Few people have heard of it, yet many consider John Blankenbaker's KENBAK-1 to be the first commercial personal computer.

Koss introduced these headphones over 40 years ago, and they remain affordable favorites to this day.

An Unopened Timex Sinclair 1000


Here's your chance to grab a factory fresh Timex Sinclair 1000 (Sinclair ZX81) bundle including the computer, power adapter, video cable, 16K RAM pack and three program cassettes -- a $209.75 value, the box claims.

This could be a great addition to an 8-bit computing collection, although I find it incredibly sad that this little machine didn't find its way into the hands of an eager young computer neophyte almost 30 years ago.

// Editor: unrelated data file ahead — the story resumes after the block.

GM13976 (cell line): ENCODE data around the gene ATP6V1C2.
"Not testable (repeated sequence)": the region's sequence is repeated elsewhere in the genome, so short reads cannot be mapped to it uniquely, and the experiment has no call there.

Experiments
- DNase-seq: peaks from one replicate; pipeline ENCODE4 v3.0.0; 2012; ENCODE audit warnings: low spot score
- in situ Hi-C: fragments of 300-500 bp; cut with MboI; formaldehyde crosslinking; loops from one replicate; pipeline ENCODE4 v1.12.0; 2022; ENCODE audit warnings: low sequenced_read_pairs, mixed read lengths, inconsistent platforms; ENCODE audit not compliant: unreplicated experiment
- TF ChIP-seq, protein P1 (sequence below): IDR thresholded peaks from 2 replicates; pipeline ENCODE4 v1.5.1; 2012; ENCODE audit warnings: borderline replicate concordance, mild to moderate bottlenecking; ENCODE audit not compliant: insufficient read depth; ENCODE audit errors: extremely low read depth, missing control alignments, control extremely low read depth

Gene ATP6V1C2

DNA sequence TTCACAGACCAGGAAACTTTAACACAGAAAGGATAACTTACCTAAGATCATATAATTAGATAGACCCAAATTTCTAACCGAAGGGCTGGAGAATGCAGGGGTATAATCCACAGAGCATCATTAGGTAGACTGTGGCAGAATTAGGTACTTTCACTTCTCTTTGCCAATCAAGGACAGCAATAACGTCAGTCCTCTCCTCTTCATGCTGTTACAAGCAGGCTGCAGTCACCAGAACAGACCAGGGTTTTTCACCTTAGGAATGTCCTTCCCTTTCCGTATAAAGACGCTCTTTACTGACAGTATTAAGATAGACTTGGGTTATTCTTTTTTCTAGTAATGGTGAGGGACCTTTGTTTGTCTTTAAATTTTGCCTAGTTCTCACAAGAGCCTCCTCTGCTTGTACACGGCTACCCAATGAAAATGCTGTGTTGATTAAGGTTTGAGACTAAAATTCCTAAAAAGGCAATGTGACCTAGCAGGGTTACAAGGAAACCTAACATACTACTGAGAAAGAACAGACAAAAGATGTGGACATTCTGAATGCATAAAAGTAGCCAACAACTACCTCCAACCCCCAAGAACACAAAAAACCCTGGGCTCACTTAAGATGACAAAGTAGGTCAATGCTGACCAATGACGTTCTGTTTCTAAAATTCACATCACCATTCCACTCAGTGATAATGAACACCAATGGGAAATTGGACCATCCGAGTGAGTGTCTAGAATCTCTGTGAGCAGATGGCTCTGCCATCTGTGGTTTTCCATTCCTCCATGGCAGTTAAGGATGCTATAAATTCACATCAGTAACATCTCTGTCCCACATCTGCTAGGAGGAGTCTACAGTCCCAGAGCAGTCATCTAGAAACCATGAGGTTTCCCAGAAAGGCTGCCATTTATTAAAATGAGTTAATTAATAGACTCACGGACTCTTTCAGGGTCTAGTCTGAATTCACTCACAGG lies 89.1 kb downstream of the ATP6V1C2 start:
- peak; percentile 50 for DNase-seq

The TImex 1000 was built around only four integrated circuits (some had an extra RAM chip), an RF modulator, and some discrete components. The membrane keyboard used the same technology as a microwave oven keypad - cheap and incredibly compact. Still, the machine included a decent BASIC interpreter in an 8K ROM and could be connected to a funky little thermal printer.

The video output was B&W, with a resolution of a 22 X 32 characters, but it was enough to get the job done. Well, as long as you didn't jiggle the connection to the RAM pack and lose hours of hard work in an instant.

New Old Stock Timex Sinclair 1000 on eBay


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